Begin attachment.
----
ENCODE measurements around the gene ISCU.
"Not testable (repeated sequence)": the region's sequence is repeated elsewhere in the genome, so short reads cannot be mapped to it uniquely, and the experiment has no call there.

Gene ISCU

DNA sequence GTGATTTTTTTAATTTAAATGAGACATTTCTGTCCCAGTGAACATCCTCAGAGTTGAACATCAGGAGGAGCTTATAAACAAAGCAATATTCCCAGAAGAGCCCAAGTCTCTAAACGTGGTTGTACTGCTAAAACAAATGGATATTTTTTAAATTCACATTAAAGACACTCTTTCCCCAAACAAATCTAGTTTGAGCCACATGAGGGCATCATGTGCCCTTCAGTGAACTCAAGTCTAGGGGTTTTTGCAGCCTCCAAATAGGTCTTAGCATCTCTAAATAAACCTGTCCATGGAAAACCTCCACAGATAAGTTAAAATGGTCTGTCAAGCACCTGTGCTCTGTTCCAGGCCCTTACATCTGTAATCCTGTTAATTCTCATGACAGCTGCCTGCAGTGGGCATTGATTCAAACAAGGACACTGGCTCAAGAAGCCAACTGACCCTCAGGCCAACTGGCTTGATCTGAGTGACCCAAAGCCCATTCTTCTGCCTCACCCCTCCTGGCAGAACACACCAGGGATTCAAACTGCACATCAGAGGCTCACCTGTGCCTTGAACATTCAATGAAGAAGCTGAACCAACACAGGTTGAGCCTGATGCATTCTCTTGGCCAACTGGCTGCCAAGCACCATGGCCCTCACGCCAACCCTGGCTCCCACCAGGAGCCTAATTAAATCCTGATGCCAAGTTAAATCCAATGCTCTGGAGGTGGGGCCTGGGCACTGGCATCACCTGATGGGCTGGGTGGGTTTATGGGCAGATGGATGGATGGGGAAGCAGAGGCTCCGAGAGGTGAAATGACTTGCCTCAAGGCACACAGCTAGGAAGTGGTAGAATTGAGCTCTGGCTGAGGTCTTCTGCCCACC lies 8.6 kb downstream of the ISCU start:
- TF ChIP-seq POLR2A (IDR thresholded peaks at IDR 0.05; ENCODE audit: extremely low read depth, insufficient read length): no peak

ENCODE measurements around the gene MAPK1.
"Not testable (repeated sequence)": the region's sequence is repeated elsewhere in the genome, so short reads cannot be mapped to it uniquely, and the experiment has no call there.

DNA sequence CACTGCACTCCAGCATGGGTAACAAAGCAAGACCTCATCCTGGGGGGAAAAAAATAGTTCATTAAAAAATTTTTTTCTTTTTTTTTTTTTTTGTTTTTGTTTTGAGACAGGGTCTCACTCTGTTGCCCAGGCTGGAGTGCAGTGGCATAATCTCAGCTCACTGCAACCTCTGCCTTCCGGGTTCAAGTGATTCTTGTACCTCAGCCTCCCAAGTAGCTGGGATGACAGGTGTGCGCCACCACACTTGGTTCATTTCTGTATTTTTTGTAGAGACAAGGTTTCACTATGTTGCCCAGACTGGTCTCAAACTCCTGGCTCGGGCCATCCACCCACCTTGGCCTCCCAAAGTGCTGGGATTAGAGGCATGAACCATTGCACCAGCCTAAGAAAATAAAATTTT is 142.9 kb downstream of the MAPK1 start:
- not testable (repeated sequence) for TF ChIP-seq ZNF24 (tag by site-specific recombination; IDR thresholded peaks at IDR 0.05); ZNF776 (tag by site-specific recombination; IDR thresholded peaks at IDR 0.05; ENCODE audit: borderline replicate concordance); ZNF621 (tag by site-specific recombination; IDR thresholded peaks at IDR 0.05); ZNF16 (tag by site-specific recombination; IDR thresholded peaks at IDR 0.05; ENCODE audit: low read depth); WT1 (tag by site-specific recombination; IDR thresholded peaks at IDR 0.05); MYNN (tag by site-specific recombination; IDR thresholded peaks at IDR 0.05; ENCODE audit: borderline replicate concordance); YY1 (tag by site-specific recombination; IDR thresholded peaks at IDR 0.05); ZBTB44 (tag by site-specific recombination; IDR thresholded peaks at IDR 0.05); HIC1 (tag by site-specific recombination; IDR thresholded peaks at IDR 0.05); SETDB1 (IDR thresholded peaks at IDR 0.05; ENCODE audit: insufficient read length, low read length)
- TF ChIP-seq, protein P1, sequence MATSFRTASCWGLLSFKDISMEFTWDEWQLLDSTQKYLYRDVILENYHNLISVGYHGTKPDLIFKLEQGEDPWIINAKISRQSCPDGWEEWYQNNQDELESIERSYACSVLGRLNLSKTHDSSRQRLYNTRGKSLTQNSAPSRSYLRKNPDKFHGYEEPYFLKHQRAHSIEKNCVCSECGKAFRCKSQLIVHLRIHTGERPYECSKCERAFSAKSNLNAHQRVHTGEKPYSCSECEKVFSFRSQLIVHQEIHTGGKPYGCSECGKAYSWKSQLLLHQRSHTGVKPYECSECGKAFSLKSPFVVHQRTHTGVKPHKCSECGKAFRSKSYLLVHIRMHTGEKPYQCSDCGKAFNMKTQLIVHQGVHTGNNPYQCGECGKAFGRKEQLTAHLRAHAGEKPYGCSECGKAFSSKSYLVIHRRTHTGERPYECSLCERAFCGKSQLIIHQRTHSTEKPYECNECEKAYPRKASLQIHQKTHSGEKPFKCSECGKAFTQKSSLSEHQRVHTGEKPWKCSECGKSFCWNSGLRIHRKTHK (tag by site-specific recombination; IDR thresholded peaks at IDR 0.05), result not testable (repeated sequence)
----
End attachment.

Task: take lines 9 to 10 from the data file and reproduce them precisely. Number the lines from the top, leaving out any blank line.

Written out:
- not testable (repeated sequence) for TF ChIP-seq ZNF24 (tag by site-specific recombination; IDR thresholded peaks at IDR 0.05); ZNF776 (tag by site-specific recombination; IDR thresholded peaks at IDR 0.05; ENCODE audit: borderline replicate concordance); ZNF621 (tag by site-specific recombination; IDR thresholded peaks at IDR 0.05); ZNF16 (tag by site-specific recombination; IDR thresholded peaks at IDR 0.05; ENCODE audit: low read depth); WT1 (tag by site-specific recombination; IDR thresholded peaks at IDR 0.05); MYNN (tag by site-specific recombination; IDR thresholded peaks at IDR 0.05; ENCODE audit: borderline replicate concordance); YY1 (tag by site-specific recombination; IDR thresholded peaks at IDR 0.05); ZBTB44 (tag by site-specific recombination; IDR thresholded peaks at IDR 0.05); HIC1 (tag by site-specific recombination; IDR thresholded peaks at IDR 0.05); SETDB1 (IDR thresholded peaks at IDR 0.05; ENCODE audit: insufficient read length, low read length)
- TF ChIP-seq, protein P1, sequence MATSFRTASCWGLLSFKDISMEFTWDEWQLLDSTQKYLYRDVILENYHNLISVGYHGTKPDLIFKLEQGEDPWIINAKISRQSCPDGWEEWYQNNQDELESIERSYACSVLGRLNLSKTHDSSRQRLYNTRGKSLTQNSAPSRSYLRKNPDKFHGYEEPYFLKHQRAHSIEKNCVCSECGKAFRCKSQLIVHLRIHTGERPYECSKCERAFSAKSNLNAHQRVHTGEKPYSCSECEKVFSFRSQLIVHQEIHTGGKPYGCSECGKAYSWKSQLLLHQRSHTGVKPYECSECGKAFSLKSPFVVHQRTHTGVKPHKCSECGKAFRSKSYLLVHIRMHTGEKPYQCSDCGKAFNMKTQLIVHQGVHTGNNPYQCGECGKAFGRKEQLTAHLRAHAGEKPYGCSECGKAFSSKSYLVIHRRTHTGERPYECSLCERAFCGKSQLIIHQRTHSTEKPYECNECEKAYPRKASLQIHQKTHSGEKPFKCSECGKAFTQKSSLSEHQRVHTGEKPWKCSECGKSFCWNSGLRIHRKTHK (tag by site-specific recombination; IDR thresholded peaks at IDR 0.05), result not testable (repeated sequence)